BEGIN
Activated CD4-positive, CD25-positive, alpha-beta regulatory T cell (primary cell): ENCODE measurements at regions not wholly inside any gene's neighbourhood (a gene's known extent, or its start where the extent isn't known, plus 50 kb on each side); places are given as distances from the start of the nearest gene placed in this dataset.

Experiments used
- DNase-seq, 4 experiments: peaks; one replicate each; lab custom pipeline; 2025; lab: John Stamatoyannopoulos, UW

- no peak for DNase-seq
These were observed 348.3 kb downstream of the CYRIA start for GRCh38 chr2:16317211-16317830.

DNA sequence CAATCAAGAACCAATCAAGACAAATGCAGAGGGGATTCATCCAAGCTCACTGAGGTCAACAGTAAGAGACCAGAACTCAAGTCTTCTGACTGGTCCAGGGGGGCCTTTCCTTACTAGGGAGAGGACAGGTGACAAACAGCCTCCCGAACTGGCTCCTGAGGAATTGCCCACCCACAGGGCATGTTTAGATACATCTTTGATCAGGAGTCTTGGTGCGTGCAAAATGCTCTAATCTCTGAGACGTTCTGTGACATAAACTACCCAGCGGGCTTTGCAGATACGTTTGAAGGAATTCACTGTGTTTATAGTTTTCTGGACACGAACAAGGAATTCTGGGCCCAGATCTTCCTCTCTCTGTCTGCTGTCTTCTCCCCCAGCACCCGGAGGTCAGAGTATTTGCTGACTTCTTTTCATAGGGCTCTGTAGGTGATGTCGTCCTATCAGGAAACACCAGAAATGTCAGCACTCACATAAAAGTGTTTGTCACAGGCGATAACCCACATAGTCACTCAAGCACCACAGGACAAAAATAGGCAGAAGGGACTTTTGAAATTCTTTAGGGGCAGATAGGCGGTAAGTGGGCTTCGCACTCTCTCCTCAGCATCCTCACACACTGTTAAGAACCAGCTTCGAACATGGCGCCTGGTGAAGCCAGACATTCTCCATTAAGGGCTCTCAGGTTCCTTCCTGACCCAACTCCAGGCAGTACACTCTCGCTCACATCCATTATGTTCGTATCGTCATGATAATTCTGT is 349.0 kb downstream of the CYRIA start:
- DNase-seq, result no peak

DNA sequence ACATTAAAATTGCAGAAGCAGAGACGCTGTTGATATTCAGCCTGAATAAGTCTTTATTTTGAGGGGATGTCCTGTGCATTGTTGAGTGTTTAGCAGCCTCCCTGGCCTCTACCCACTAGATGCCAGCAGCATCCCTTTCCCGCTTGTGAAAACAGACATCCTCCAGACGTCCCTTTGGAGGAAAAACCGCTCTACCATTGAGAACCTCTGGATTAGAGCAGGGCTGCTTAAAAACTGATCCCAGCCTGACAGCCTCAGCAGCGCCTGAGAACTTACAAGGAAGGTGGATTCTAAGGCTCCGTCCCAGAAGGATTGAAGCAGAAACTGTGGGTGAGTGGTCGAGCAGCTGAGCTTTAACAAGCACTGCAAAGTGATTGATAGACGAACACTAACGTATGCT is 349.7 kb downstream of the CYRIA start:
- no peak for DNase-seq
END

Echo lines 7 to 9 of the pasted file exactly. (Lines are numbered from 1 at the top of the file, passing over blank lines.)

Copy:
- DNase-seq, result no peak

DNA sequence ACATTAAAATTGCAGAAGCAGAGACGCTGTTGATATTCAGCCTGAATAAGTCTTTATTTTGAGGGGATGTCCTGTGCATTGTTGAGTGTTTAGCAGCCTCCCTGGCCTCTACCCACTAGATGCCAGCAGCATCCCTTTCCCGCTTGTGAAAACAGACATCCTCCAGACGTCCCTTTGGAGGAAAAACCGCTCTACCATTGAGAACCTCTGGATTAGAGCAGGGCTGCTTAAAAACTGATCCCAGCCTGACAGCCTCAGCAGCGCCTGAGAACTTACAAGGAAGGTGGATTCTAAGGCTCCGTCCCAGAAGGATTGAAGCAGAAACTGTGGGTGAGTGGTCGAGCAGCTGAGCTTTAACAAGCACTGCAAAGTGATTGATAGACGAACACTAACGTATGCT is 349.7 kb downstream of the CYRIA start:
- no peak for DNase-seq